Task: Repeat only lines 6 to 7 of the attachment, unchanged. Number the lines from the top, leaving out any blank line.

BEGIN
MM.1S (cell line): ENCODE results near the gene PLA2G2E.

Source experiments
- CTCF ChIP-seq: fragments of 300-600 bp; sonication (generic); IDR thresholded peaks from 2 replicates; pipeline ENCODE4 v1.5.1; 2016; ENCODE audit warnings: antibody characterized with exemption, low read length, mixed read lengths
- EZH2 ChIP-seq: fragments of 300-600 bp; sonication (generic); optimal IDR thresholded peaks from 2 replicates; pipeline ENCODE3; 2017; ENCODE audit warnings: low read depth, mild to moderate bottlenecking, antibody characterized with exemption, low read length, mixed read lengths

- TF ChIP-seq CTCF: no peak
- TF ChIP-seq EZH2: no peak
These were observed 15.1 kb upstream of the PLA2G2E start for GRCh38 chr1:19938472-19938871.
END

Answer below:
- TF ChIP-seq EZH2: no peak
These were observed 15.1 kb upstream of the PLA2G2E start for GRCh38 chr1:19938472-19938871.